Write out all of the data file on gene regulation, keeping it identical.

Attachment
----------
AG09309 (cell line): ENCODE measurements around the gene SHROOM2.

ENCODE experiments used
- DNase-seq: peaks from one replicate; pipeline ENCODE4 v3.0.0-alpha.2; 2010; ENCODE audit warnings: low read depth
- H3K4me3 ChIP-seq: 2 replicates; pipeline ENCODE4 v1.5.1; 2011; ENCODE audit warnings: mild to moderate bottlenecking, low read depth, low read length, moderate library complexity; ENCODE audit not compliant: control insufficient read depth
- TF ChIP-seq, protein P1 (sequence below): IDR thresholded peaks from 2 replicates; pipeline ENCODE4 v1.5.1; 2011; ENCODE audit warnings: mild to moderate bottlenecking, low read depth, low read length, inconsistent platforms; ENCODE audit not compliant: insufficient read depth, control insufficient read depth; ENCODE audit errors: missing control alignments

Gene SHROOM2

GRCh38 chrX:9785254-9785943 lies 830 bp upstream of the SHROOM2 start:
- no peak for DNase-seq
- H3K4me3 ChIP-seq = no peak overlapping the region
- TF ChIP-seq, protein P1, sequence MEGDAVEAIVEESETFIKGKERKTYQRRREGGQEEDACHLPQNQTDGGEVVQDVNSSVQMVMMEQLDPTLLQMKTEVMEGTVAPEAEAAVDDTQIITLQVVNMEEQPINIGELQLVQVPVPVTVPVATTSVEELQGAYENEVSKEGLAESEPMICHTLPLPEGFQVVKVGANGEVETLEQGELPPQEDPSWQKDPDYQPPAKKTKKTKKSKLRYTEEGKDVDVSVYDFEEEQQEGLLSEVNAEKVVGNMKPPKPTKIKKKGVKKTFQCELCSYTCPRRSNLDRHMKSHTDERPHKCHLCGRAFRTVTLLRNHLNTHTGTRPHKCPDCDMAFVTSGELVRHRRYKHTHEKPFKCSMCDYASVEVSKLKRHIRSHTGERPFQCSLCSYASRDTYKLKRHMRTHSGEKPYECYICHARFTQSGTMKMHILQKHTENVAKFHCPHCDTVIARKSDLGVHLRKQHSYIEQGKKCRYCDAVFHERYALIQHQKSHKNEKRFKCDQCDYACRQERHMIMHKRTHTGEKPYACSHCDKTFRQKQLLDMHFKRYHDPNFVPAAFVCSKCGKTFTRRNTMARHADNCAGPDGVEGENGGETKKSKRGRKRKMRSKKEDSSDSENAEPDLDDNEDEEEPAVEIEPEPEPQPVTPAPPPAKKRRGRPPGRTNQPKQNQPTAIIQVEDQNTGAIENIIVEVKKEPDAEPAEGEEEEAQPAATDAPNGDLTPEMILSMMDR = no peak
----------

AG09309 (cell line): ENCODE measurements around the gene SHROOM2.

ENCODE experiments used
- DNase-seq: peaks from one replicate; pipeline ENCODE4 v3.0.0-alpha.2; 2010; ENCODE audit warnings: low read depth
- H3K4me3 ChIP-seq: 2 replicates; pipeline ENCODE4 v1.5.1; 2011; ENCODE audit warnings: mild to moderate bottlenecking, low read depth, low read length, moderate library complexity; ENCODE audit not compliant: control insufficient read depth
- TF ChIP-seq, protein P1 (sequence below): IDR thresholded peaks from 2 replicates; pipeline ENCODE4 v1.5.1; 2011; ENCODE audit warnings: mild to moderate bottlenecking, low read depth, low read length, inconsistent platforms; ENCODE audit not compliant: insufficient read depth, control insufficient read depth; ENCODE audit errors: missing control alignments

Gene SHROOM2

GRCh38 chrX:9785254-9785943 lies 830 bp upstream of the SHROOM2 start:
- no peak for DNase-seq
- H3K4me3 ChIP-seq = no peak overlapping the region
- TF ChIP-seq, protein P1, sequence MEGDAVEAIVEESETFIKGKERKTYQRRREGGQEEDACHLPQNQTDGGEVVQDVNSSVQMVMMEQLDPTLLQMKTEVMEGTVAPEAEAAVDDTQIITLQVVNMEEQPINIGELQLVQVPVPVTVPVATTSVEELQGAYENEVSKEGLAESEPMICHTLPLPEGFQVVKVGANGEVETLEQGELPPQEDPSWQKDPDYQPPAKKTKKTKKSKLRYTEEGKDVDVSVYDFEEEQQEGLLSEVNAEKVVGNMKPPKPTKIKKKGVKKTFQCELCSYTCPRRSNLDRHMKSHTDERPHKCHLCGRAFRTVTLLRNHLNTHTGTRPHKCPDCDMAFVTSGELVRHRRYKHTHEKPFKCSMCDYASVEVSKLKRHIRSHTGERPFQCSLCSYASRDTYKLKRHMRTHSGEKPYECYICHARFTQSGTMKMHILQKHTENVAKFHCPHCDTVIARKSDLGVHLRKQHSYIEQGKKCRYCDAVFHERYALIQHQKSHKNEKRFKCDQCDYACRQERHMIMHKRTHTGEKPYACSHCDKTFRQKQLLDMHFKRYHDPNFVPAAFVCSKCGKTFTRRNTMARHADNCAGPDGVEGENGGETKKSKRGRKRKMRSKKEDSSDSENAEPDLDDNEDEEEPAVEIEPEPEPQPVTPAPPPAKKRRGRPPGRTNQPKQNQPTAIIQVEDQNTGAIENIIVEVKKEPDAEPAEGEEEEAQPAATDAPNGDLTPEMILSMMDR = no peak